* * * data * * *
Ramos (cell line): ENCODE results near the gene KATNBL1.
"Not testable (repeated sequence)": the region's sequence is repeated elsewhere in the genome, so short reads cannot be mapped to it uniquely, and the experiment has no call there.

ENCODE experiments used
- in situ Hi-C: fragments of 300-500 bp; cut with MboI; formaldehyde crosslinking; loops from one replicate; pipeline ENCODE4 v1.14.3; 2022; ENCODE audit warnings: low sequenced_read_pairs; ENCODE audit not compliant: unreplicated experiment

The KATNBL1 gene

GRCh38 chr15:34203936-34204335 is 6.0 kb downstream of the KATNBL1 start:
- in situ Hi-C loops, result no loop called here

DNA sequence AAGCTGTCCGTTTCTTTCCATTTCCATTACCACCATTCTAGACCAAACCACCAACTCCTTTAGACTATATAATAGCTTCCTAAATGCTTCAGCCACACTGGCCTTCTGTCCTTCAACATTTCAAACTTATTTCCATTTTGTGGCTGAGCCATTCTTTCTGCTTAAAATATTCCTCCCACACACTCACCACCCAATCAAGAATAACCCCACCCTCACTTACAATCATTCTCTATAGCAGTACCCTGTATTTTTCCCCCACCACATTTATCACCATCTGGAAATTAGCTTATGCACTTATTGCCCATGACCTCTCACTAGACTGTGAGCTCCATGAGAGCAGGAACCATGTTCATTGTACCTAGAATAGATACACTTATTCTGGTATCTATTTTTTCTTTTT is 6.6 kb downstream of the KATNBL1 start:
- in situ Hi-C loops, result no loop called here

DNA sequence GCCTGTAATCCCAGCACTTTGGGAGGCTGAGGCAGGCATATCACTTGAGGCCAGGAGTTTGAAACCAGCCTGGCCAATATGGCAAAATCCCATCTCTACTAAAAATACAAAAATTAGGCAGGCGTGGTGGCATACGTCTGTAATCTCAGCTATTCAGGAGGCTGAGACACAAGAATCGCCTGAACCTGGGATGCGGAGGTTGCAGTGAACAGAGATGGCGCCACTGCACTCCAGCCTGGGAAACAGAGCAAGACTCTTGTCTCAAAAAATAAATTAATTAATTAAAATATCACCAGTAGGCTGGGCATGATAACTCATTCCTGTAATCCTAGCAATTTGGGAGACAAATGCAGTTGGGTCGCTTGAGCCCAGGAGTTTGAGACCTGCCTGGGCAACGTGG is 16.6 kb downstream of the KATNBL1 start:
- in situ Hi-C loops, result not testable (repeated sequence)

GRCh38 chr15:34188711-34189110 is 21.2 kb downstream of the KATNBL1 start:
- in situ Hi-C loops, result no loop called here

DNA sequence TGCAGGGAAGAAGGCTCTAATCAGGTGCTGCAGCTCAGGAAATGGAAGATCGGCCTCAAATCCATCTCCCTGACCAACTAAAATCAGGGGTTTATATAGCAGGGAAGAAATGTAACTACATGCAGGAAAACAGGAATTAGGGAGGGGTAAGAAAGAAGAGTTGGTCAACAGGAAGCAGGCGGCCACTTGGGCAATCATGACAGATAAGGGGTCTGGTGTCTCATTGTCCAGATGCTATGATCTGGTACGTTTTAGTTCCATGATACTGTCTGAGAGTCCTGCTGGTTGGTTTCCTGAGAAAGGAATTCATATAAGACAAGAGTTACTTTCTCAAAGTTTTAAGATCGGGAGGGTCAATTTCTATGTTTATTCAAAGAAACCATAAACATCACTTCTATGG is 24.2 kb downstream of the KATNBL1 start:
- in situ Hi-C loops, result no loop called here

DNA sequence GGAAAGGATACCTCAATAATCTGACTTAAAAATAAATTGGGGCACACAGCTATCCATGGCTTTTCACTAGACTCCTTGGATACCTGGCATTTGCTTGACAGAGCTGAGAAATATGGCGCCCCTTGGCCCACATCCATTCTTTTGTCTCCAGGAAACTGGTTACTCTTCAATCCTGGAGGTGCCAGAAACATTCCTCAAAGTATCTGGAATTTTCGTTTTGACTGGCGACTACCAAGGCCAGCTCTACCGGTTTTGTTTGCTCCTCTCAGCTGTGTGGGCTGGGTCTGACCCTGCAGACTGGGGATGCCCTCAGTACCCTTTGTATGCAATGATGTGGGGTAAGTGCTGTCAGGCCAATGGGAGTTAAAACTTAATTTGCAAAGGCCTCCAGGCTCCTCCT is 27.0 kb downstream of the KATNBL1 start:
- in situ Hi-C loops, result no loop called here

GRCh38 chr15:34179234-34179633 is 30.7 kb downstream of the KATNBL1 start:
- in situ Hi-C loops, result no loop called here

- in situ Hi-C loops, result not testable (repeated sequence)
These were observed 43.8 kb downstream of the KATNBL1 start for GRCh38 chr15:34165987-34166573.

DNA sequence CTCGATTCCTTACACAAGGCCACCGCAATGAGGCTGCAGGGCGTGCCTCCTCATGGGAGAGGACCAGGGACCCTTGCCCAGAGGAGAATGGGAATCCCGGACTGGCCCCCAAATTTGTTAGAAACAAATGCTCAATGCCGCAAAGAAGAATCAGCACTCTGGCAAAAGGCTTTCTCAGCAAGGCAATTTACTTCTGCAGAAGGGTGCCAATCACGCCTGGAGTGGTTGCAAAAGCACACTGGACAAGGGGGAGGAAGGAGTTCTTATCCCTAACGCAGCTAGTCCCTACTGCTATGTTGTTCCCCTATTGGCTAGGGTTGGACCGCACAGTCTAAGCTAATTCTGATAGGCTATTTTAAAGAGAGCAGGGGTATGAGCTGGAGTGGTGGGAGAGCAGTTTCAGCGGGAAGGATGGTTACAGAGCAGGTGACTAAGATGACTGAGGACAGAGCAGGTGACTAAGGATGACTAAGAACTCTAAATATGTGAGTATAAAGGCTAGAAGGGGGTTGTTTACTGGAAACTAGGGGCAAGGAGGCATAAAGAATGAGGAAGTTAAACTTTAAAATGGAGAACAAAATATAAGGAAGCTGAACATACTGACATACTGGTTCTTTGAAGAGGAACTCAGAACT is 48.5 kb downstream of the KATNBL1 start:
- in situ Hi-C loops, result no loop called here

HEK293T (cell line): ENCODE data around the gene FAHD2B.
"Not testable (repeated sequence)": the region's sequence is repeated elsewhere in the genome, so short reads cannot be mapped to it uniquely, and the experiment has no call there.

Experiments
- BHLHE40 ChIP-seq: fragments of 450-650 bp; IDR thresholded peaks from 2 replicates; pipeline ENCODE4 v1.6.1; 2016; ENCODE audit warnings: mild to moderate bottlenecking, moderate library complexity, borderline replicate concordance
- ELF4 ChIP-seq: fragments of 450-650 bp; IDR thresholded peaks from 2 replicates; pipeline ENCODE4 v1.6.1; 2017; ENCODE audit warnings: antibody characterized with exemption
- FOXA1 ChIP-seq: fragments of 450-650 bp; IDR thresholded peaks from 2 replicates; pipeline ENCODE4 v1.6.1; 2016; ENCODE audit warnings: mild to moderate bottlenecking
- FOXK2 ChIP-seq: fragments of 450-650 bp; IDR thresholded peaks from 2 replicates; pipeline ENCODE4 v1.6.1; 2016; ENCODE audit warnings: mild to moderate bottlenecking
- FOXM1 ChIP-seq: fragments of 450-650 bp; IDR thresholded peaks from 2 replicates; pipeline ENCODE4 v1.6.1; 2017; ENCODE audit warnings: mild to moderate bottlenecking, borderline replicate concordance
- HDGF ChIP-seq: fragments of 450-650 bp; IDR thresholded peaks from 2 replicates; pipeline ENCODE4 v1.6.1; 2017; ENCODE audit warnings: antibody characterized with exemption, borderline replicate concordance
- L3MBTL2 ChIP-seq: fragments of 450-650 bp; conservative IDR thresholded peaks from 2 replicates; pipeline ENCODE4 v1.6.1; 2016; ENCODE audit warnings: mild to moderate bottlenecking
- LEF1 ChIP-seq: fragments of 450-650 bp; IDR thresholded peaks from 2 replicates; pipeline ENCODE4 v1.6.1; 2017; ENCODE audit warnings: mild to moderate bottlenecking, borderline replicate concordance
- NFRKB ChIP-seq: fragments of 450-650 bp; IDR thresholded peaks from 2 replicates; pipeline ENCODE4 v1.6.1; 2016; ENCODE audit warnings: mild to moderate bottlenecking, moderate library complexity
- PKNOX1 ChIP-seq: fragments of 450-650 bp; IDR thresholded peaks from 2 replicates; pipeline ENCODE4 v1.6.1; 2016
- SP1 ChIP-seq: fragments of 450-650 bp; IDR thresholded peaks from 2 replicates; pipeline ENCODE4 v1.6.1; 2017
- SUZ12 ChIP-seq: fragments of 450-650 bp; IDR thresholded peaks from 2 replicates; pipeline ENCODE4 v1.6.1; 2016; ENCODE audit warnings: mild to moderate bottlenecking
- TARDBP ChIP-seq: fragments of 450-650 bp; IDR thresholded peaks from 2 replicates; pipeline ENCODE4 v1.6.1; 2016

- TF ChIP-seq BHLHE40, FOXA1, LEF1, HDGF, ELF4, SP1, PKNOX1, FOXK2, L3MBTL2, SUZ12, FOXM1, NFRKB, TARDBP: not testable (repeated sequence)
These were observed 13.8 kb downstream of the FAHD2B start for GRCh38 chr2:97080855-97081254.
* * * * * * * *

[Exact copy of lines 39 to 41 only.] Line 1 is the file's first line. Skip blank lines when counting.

- TARDBP ChIP-seq: fragments of 450-650 bp; IDR thresholded peaks from 2 replicates; pipeline ENCODE4 v1.6.1; 2016

- TF ChIP-seq BHLHE40, FOXA1, LEF1, HDGF, ELF4, SP1, PKNOX1, FOXK2, L3MBTL2, SUZ12, FOXM1, NFRKB, TARDBP: not testable (repeated sequence)
These were observed 13.8 kb downstream of the FAHD2B start for GRCh38 chr2:97080855-97081254.